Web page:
• No, I don’t, actually, fixative can be a tricky thing generally, when working on gray paper with white Chalk for highlights and light values, fixative will in most cases just blow of the layer of chalk, so for the last drawing I didn’t fix at all. I guess it’s what you want to do with your drawing and it’s always good to try out different techniques, so fixing inbetween sessions might be viable, although it’s not for me, since taking away charcoal becomes as important as putting it on at some point and I like to get the right key right away, making passages very dark that need more work later on, fixing would confine me to work in a layer-based mindset like watercolors, which I never particularly liked. I’m more of a smeary Oil guy, doing everything in one go, and painting complete workcycles on top of each other :D. And yeah the constant application of charcoal will change the texture of the paper through constant usage, so that’s why it’s important to have steady paper for usage. Here’s some examples from this blog to illuminate different papers and their behaviour with charcoal:

      First, this is on Canson paper: https://faustvisualunderstatements.files.wordpress.com/2013/02/100_2191.jpg it’s what I used for transfwer drawings a lot, it’s cheap, good for line-drawing, since it erases the charcoal fairly well. Going into tone, however, it doesn’t hold much charcoal, so it’s not really suited for long, tonal drawings, I just used it with simple shading and edge treatments. I wouldn’t go and try to press luminosity of any kind into it.

      Second, it’s the Roma paper: https://faustvisualunderstatements.files.wordpress.com/2012/02/6ng6s.jpg I used white chalk in here, but it doesn’t really matter. When making lines, it ersaes very badly, I wouldn’t recommend it for anything but Tonal drawings, actually. It holds it very well, and even after working on it for weeks, it doesn’t damage. another downside though is that it comes in fairly small standard sizes so I had to tape several pieces together, could have done a better job on it too ๐Ÿ˜€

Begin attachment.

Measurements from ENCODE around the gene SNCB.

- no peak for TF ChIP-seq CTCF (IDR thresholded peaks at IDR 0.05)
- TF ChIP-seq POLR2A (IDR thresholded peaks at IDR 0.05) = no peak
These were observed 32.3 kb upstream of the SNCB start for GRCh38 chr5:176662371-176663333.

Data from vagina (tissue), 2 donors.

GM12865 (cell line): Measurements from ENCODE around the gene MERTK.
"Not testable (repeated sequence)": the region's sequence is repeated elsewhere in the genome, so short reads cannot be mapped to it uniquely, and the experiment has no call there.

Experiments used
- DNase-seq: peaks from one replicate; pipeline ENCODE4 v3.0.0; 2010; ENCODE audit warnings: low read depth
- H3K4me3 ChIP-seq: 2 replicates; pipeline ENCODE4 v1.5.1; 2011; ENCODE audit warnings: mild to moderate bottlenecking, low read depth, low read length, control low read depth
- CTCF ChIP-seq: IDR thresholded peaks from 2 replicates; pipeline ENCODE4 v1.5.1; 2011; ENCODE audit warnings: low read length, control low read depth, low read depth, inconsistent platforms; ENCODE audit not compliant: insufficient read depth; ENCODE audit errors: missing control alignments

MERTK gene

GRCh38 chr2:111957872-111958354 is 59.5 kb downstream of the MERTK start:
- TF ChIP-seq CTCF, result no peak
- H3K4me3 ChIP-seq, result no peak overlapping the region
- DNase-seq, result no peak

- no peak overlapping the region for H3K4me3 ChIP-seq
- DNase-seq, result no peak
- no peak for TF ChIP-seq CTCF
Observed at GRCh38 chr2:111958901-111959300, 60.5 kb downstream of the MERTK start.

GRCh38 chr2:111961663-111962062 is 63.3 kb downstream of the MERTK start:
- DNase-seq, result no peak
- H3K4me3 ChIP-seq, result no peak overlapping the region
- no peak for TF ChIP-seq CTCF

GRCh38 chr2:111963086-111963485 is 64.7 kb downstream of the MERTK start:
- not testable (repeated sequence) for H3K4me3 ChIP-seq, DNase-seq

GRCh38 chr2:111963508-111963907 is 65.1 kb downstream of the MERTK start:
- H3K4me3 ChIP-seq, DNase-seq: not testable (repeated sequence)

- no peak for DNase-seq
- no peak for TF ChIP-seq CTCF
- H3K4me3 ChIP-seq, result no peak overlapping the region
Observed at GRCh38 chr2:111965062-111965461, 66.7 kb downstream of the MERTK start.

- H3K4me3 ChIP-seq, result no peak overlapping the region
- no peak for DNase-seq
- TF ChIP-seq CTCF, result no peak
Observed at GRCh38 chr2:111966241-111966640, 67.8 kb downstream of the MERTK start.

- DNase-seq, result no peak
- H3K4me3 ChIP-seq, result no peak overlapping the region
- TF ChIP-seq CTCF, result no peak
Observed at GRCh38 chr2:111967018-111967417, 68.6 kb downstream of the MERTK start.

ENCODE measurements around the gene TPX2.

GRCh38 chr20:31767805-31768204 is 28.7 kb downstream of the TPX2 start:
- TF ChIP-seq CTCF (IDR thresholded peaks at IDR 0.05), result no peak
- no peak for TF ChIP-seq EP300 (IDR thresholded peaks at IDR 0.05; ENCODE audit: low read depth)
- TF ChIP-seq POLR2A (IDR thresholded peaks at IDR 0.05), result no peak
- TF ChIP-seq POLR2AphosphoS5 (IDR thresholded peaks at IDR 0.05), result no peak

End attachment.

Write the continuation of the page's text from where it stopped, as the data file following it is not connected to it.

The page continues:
Third, it’s the Arches paper:https://faustvisualunderstatements.files.wordpress.com/2012/12/15.jpg Works really well for holding charcoal, but it does have a very distinct texture when you keep on working it (You can see in parts of the face), I kind of like that, actually, but I know several people who are very much bothered by it.

      Also, there are other papers, like newsprint for example, which doesn’t really erase at all but has a really nice smooth texture to it and you can make clear lines. I wouldn’t recommend it for anything than quick sessions, though. But I’ve seen great results and it’s fun to work with. Also, it’s reallly cheap :D. I don’t have examples of a drawing on that here, but here’s a good eample of how it could look with that medium : http://ryanwoodwardart.com/wp-content/gallery/conte-framed/print13b.jpg (Made by Ryan Woodward)

      hope that helps ๐Ÿ˜€

      • I wonder then how you can protect the finished work… because I also have noticed how the chalk is blown away with the fixative. Anyway, thanks a lot, again, for your super detailed answer, and also thanks for taking the time to write it! It helps a lot! Now I have several new options to try!

        ps: you made really good points. Love this: “making passages very dark that need more work later on, fixing would confine me to work in a layer-based mindset like watercolors, which I never particularly liked. Iโ€™m more of a smeary Oil guy, doing everything in one go, and painting complete workcycles on top of each other”